If any of you folks in the US hear about my school, Carleton, in the next few days, it will almost certainly be because a Carleton student committed suicide this morning. He wasn’t more than an acquaintance to me–I took organic chemistry with him last fall–but it will be the sixth student death since I started school here, a little over three years ago. Four in car accidents, one from cancer, and one suicide. That amount of death at a school this small (hardly 2,000 students) is a little overwhelming.
Yesterday, while I was working in the greenhouse pruning tomato plants, I was thinking about Paxton. If you haven’t followed me long enough to know who Paxton is, he was my friend who died in a car accident when I was a freshman here. There hasn’t been a day since he passed away, almost three years ago now, that I haven’t thought of him. But I was thinking about him, and grief, more than I usually do.
Whoever came up with the phrase “processing grief”? I don’t think it’s a very good description. It implies that grief comes in, turns the gears in your head for a little while, and then leaves. But the truth is that it never leaves. At a vigil that I went to for Paxton, a student spoke and he said that he was worried that he would move on and forget about his friend. He said that was one of his greatest fears, that he would forget what his friend’s voice sounded like and what his face looked like.
For me, those fears have been unfounded. I’ll never forget those things, which is both a blessing and difficult at the same time. I still remember how lighthearted and joking our last work shift was together with my coworkers. Then we went off to class, and he went off to pack for his frisbee tournament. We didn’t say goodbye because we didn’t know it would be the last time we’d ever see him. I wish I had, but I can’t let myself feel bad about it. How could we have known?
Even though I am older now than he was when he died, Paxton will always be two years older than me in my mind. It’s another one of those funny things about loss that you don’t realize until you have experienced it. In my mind, I will always be the freshman begrudgingly putting on her orange work uniform and plastic gloves, trying to hate every second of serving in the dining hall, and Paxton will always be the kindhearted, funny, lead-by-example manager who didn’t let me have my pity parties.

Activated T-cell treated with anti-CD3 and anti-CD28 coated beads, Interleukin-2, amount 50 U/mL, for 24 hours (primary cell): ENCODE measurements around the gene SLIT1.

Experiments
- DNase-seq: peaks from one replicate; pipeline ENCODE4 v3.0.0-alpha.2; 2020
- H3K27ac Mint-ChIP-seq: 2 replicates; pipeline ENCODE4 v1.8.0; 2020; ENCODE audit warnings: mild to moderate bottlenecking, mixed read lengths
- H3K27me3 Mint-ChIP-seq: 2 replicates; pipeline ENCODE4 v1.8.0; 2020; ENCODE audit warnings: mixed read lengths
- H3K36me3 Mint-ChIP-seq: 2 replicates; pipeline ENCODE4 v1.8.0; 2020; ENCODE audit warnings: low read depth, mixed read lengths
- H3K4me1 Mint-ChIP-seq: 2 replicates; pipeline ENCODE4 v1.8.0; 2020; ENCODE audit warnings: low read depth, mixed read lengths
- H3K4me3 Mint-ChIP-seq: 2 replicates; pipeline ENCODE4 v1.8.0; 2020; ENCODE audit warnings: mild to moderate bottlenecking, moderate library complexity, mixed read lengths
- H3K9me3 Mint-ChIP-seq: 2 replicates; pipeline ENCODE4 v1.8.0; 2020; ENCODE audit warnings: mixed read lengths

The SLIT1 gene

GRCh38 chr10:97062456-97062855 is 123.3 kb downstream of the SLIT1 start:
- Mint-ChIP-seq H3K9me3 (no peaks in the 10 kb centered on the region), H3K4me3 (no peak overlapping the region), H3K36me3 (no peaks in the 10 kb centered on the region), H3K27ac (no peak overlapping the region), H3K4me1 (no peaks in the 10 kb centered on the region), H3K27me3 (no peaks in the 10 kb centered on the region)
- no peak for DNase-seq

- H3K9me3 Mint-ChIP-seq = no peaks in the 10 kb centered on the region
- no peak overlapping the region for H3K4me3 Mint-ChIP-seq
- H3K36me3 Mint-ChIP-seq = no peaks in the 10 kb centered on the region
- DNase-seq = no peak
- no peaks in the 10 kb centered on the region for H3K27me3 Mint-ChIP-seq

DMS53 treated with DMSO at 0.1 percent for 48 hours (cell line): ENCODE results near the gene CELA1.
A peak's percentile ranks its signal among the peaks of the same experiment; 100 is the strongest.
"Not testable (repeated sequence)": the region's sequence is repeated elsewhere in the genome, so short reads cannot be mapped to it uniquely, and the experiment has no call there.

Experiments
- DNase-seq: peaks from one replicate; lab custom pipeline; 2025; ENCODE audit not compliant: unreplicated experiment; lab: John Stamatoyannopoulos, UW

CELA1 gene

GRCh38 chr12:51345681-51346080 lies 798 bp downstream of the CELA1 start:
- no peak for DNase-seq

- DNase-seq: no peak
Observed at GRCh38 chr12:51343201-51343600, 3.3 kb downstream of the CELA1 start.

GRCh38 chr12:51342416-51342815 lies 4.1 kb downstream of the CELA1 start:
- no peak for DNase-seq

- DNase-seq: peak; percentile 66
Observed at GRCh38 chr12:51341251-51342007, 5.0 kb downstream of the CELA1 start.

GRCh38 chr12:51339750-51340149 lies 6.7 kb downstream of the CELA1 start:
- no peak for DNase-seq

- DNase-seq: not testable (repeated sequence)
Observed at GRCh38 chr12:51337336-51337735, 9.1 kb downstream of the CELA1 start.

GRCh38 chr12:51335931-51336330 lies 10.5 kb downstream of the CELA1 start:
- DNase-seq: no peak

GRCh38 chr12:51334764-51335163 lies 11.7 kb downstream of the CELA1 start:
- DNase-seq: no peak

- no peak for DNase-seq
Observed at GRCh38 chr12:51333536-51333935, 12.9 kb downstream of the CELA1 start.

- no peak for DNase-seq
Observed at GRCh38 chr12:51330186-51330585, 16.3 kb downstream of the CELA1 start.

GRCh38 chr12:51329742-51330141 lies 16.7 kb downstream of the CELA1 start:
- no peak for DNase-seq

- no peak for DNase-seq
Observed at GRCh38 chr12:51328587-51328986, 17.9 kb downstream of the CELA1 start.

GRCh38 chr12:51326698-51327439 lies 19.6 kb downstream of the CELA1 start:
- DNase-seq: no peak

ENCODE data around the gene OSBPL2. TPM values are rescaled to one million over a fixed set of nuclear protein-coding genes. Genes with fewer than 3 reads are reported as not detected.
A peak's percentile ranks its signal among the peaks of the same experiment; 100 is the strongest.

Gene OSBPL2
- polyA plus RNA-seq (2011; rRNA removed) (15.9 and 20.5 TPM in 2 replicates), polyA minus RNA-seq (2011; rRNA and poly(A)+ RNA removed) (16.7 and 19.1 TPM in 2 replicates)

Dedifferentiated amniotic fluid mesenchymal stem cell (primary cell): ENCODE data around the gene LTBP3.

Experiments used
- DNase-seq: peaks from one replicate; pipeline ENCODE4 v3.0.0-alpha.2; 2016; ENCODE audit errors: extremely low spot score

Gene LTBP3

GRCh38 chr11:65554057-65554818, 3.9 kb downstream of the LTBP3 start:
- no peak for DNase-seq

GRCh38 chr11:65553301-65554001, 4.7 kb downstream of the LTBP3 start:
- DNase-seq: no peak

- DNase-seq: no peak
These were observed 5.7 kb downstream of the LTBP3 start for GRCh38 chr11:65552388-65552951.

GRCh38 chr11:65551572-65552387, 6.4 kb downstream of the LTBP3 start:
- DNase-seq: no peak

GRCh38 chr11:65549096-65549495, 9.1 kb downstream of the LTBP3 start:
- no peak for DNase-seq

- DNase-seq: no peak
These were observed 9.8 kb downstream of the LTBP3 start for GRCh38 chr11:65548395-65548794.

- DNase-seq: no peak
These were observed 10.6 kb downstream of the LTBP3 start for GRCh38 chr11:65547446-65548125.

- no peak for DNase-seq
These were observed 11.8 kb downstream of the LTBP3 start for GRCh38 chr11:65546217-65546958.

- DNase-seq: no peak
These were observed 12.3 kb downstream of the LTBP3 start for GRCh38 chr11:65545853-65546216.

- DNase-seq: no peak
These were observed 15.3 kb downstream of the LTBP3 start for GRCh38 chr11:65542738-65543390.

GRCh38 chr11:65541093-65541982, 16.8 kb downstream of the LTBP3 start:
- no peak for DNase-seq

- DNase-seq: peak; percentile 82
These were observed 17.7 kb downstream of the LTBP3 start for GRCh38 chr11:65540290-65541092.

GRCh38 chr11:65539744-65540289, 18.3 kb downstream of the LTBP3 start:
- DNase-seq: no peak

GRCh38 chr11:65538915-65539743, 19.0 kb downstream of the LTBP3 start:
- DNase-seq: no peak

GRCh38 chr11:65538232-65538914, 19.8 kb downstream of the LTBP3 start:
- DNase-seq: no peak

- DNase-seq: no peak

One of the reasons that I have mixed feelings about choosing Carleton over other schools is because I felt like I didn’t get what I thought I wanted going into it. Everyone talks about “the Carleton Bubble”–so many alumni talk about how they never thought about what was happening in the world outside of campus while they were here. They got to live in their own little worlds, where they could pretend that academics and what so-and-so said to so-and-so’s ex-boyfriend at the party last weekend were the most important things that had ever happened.
I wanted to be able to do that. I lived like that the fall term of my freshman year. I studied hard for a 4.0, I partied, I got in trouble, I stayed up late and screwed up my health and made bad decisions and there were no consequences. I got to pretend that every little thing that happened in my world was actually the most important thing that had ever happened.
But loss makes you grow up very quickly. It makes you realize that your world is not the world. That there are problems far larger than you and your gossip out there and that you need to live out your values and contribute something meaningful, because life is unpredictable and far too short. I never got to live out the Bubble experience, because once you’ve grown up there is no way to go back. Even now, I sometimes selfishly miss the times I didn’t know what grief was like.